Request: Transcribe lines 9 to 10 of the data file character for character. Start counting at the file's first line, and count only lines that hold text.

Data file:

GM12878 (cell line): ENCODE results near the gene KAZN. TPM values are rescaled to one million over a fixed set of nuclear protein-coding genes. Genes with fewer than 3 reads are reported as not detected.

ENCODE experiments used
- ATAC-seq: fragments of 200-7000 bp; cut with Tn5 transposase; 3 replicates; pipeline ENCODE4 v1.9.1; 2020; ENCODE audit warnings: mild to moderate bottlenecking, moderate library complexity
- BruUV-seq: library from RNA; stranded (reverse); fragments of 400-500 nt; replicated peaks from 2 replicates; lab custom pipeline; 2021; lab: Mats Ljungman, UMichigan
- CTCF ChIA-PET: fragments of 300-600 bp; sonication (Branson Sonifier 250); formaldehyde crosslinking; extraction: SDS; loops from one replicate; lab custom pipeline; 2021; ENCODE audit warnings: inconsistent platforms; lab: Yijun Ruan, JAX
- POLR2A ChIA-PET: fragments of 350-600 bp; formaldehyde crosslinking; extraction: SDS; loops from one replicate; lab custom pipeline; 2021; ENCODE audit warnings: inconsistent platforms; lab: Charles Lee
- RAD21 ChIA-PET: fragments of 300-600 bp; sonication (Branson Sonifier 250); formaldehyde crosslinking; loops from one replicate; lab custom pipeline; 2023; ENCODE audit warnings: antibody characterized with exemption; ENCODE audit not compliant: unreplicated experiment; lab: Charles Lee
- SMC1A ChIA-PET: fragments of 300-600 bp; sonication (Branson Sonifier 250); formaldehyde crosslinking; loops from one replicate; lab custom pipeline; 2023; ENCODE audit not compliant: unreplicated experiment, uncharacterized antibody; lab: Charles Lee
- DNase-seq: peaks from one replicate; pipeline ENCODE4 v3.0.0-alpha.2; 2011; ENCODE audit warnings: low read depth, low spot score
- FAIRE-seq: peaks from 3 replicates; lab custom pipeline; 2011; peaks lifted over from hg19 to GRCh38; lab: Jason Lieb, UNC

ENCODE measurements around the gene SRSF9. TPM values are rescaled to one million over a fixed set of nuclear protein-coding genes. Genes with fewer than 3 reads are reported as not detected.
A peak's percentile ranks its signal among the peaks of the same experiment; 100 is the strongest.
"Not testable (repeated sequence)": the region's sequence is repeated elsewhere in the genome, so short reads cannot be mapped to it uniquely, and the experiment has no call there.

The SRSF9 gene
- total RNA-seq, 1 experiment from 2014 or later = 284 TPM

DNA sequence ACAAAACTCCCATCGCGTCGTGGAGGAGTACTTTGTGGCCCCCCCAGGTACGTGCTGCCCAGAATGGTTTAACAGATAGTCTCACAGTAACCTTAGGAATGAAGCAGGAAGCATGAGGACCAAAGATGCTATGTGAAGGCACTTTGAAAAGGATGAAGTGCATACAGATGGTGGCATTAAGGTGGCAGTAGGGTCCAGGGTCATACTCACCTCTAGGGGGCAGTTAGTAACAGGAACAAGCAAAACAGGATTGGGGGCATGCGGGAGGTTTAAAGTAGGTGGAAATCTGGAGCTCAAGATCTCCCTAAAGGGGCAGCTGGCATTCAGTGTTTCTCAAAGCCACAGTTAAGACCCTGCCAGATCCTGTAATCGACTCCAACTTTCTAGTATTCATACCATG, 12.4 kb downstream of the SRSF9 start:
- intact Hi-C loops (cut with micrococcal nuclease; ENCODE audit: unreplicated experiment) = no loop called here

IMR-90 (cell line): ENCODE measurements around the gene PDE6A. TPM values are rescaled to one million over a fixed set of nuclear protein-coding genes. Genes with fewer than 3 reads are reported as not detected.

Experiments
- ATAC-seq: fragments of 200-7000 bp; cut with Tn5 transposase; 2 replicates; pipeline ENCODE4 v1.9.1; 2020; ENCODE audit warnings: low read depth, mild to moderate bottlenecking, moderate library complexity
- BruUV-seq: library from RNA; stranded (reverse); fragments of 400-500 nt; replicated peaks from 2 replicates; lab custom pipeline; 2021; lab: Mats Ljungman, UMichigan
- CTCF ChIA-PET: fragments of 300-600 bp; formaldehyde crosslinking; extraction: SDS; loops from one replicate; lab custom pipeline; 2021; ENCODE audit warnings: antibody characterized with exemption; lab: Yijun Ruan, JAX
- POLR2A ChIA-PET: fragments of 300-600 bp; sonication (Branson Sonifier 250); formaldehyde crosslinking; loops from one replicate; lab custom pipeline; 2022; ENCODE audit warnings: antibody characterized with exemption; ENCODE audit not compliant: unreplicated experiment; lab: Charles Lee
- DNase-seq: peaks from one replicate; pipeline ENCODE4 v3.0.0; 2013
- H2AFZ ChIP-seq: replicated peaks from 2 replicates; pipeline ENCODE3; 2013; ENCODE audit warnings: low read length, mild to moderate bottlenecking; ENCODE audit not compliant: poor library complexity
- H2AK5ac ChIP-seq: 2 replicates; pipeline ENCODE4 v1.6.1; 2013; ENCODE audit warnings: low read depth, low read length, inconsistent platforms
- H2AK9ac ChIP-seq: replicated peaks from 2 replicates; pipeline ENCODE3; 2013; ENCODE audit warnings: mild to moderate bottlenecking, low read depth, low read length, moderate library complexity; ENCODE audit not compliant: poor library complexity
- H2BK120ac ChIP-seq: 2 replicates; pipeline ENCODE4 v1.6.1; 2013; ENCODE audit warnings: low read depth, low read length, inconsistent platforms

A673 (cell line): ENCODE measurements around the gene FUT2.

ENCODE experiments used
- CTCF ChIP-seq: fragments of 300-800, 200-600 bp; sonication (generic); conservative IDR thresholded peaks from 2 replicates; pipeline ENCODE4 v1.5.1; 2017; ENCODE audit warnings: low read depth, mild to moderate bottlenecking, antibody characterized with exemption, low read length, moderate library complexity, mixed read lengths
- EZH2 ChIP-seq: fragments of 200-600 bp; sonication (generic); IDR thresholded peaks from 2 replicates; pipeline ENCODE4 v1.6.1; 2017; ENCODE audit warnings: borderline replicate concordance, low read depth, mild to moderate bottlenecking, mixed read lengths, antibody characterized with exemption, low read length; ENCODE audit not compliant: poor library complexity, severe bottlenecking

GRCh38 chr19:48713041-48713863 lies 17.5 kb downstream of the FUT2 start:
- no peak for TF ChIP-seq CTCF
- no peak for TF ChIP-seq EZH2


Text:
- DNase-seq: peaks from one replicate; pipeline ENCODE4 v3.0.0-alpha.2; 2011; ENCODE audit warnings: low read depth, low spot score
- FAIRE-seq: peaks from 3 replicates; lab custom pipeline; 2011; peaks lifted over from hg19 to GRCh38; lab: Jason Lieb, UNC